Scientists in Germany have identified a new way to treat cancer using a ‘Trojan horse’ method. Initial experimentation in a small number of patients has shown promising results, suggesting that progress is being made in the production of the first successful universal cancer vaccine.
Following on from positive results in mice, scientists injected a viral vector containing pieces of cancer’s genetic code into 3 patients with advanced metastatic melanoma. Cancer RNA was incorporated into tiny nanoparticles of fat so that introduction triggered the formation of specific killer T cells and an immune response against the tumour. Although tumours were not eliminated, experimentation showed immune activation and vaccination in one patient following surgical removal of tumours lead to a cancer free state for seven months.
These results are extremely exciting as not only are the vaccines fast and inexpensive to produce, but they can be used to immunise against almost any tumour antigen. This approach could therefore be regarded as a ‘universally applicable novel vaccine class for cancer immunotherapy’ as stated by Professor Ugur Sahin. Although research is yet to show efficacy, it does provide proof of principle that the vaccine could be an effective therapy, particularly in cancers such as melanoma, where complete cure is almost impossible.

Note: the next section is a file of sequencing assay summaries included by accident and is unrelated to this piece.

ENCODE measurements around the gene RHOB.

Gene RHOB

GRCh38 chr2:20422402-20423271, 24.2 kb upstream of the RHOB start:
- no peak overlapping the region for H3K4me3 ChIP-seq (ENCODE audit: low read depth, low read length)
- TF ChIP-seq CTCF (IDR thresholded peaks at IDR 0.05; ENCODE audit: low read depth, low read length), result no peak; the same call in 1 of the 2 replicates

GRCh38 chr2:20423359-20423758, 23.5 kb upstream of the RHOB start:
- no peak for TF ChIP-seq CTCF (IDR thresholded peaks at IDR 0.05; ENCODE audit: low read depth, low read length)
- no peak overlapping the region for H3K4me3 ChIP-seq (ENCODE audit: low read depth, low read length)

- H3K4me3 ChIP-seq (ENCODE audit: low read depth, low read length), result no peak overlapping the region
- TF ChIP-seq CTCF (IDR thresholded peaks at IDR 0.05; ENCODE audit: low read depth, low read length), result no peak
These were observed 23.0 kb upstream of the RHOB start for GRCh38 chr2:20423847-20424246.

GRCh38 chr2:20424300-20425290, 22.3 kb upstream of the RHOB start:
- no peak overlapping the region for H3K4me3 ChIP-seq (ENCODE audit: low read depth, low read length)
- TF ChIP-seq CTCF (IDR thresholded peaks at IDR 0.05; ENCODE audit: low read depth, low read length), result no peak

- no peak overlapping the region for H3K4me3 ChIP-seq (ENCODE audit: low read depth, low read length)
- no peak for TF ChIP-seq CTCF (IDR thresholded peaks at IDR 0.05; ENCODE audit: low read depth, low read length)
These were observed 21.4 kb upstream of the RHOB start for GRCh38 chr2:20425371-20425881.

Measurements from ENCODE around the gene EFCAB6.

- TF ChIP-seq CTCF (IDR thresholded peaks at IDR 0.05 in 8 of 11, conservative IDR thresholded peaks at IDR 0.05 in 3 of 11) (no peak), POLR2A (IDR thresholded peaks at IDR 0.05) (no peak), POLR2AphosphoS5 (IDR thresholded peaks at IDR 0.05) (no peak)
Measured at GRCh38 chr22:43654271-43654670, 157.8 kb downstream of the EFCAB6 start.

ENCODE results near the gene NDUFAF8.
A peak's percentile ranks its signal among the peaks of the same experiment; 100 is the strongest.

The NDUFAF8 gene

Further research to test its efficacy is needed if it is to continue progressing to clinical application and scientists are planning more extensive randomised trials to validate results.